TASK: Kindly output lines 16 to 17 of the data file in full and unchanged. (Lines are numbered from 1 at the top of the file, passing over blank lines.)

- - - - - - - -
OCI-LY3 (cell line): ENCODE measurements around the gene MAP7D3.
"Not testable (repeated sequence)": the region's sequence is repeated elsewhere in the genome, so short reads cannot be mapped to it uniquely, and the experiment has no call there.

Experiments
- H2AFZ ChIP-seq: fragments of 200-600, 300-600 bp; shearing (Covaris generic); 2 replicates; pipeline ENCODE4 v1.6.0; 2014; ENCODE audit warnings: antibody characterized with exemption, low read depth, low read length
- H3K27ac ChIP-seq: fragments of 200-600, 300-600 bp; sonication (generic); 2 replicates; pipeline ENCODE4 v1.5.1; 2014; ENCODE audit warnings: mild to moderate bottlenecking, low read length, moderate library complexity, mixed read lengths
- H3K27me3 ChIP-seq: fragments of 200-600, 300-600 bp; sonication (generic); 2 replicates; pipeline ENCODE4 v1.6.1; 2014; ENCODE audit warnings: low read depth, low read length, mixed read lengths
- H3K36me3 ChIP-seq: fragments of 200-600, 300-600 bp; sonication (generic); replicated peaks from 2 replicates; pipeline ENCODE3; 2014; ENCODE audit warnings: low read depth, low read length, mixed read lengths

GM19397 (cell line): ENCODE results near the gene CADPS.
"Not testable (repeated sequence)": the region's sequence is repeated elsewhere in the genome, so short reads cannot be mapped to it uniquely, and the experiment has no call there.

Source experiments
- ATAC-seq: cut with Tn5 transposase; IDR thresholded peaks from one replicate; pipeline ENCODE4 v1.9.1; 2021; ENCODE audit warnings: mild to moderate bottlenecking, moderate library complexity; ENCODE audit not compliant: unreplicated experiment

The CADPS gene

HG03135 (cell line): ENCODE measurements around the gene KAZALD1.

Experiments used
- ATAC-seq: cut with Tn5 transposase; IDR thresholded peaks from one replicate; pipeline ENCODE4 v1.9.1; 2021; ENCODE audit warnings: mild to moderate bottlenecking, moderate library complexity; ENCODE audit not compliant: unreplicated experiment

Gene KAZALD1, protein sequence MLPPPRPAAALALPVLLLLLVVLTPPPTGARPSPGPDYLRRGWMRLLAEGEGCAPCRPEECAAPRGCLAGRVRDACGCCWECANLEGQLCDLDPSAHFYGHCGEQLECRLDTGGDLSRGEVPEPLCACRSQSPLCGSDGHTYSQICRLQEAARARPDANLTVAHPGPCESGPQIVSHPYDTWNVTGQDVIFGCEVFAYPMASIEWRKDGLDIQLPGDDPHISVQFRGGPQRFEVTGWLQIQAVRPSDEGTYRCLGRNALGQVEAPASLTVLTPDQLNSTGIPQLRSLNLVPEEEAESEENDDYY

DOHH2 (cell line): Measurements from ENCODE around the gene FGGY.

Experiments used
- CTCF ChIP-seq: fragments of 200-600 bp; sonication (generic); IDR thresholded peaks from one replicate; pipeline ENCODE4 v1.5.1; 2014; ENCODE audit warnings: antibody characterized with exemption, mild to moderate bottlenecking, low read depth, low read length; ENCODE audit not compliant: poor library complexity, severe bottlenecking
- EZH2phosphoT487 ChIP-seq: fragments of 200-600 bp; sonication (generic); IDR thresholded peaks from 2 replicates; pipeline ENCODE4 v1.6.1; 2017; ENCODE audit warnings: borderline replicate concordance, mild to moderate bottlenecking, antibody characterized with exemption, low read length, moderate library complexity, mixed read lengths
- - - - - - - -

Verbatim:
Gene KAZALD1, protein sequence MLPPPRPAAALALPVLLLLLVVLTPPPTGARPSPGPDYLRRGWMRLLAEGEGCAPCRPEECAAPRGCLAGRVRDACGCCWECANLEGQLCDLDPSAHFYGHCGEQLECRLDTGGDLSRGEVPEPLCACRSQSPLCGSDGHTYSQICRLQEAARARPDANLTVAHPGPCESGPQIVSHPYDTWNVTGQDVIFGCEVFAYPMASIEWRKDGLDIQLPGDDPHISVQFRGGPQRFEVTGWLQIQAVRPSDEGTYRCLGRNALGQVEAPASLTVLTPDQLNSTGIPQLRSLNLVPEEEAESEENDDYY

DOHH2 (cell line): Measurements from ENCODE around the gene FGGY.